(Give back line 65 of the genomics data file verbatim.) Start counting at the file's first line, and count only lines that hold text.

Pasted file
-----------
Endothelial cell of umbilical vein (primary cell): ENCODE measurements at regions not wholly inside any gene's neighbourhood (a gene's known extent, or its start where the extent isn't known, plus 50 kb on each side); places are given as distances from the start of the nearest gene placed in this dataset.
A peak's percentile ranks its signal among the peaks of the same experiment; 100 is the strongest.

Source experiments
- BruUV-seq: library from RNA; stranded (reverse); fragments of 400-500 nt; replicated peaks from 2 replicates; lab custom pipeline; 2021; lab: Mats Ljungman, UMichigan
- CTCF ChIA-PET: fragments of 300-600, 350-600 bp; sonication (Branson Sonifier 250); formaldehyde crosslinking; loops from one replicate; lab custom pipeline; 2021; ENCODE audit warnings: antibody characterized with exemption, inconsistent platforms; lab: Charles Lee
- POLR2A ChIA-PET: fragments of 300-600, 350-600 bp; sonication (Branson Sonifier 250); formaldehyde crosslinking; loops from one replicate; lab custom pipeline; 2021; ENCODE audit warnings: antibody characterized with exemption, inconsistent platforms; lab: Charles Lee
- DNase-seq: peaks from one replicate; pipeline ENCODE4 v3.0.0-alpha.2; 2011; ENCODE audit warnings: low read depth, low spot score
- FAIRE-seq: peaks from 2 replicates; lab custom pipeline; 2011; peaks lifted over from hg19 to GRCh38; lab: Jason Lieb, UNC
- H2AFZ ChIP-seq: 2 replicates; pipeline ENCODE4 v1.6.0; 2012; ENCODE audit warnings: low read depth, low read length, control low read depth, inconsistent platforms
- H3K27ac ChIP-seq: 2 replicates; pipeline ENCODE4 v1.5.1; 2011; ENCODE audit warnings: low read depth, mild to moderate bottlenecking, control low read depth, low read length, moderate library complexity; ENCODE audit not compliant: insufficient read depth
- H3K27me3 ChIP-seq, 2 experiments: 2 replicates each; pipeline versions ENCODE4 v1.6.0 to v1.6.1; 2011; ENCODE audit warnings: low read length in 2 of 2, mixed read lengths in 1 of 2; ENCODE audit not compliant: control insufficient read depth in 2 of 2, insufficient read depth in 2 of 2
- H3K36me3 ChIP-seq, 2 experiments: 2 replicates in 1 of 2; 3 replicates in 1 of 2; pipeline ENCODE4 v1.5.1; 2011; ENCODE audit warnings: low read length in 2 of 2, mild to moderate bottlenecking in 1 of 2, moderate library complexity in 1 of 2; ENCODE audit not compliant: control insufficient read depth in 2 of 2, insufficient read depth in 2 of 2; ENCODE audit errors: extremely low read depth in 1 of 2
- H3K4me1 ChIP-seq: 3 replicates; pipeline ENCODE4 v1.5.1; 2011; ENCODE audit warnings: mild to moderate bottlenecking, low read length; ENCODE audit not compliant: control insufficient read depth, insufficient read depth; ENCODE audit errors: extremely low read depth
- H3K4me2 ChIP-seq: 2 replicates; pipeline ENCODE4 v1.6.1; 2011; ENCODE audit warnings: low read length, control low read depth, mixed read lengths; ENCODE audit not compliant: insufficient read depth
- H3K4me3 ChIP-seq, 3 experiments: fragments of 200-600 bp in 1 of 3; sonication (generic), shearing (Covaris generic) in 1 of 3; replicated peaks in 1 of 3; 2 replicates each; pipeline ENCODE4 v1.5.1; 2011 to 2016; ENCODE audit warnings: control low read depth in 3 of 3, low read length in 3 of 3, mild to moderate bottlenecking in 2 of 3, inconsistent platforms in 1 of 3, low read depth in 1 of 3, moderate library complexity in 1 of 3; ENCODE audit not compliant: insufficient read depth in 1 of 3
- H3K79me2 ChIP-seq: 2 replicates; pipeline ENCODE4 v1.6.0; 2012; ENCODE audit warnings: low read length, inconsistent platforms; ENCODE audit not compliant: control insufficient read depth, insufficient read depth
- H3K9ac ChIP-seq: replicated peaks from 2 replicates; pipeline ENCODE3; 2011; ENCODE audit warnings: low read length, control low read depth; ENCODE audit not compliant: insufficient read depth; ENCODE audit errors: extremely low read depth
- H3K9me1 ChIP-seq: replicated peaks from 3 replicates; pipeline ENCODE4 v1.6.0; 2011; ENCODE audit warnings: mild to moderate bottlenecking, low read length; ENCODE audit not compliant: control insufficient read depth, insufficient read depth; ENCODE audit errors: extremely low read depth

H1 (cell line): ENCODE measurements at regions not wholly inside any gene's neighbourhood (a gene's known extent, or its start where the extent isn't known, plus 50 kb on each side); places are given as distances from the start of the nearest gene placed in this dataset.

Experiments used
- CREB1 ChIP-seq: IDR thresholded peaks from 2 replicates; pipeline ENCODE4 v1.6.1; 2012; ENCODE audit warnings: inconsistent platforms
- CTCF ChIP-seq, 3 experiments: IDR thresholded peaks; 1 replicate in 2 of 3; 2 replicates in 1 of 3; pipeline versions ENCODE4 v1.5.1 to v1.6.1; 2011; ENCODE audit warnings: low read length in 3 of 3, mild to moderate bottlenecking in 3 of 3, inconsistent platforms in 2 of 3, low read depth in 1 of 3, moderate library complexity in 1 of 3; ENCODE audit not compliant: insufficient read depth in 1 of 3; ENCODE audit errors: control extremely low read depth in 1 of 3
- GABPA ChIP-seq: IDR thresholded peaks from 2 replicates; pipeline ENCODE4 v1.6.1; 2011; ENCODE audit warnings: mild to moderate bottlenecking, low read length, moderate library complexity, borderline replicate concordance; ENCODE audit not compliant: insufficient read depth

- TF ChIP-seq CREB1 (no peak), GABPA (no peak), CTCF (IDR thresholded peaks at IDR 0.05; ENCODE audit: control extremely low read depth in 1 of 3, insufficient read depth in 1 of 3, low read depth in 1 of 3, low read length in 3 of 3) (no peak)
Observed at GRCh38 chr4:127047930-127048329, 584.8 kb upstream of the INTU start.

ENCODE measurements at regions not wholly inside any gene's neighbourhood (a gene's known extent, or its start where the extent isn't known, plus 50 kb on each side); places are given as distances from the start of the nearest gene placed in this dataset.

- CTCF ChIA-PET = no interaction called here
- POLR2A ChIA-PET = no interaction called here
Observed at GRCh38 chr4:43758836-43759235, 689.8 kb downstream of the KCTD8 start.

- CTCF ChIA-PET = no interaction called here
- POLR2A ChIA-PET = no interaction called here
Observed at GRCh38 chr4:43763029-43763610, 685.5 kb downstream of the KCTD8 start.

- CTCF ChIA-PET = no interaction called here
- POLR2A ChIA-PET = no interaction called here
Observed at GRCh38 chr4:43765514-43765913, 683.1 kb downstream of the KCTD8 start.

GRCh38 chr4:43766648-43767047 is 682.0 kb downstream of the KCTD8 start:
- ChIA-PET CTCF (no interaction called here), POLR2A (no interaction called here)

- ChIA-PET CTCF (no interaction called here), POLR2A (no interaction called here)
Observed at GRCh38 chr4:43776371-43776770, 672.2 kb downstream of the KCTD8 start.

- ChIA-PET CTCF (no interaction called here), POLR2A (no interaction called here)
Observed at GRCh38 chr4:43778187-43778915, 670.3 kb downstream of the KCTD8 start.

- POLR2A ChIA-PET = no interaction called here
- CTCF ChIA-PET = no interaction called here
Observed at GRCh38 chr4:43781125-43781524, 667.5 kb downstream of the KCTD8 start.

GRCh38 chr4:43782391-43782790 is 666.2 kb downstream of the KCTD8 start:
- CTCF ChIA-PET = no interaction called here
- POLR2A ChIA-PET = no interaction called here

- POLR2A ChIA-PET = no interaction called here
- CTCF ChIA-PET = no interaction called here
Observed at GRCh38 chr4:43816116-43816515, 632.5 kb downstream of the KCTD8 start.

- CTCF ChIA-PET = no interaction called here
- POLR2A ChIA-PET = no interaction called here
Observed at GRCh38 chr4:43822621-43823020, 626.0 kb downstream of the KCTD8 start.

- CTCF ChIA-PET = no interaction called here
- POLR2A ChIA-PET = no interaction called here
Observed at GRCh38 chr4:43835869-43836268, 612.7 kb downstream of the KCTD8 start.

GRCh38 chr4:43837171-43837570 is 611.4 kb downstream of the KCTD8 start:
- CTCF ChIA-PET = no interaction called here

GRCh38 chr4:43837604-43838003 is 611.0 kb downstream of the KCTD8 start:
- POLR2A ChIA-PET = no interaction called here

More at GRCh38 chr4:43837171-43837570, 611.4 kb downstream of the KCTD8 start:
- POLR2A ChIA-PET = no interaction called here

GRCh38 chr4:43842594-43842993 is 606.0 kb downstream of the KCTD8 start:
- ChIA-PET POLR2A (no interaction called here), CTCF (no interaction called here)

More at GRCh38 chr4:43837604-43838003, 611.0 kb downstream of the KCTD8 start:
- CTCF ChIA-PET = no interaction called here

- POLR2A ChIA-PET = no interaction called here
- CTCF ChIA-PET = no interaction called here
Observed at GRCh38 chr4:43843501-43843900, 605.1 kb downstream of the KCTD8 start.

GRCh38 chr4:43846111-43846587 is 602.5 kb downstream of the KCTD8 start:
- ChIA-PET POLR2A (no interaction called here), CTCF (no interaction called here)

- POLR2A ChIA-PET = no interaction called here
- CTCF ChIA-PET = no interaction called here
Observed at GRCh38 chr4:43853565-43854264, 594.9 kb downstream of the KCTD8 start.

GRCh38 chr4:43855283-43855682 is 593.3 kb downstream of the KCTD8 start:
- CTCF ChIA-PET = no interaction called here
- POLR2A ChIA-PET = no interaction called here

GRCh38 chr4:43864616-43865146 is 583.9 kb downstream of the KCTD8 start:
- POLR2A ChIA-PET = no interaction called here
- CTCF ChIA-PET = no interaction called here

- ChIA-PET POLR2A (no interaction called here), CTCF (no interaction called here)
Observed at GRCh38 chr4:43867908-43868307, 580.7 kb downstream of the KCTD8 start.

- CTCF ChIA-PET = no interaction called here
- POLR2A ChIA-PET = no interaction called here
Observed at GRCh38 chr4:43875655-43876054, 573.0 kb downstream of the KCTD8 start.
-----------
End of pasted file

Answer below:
More at GRCh38 chr4:43837604-43838003, 611.0 kb downstream of the KCTD8 start: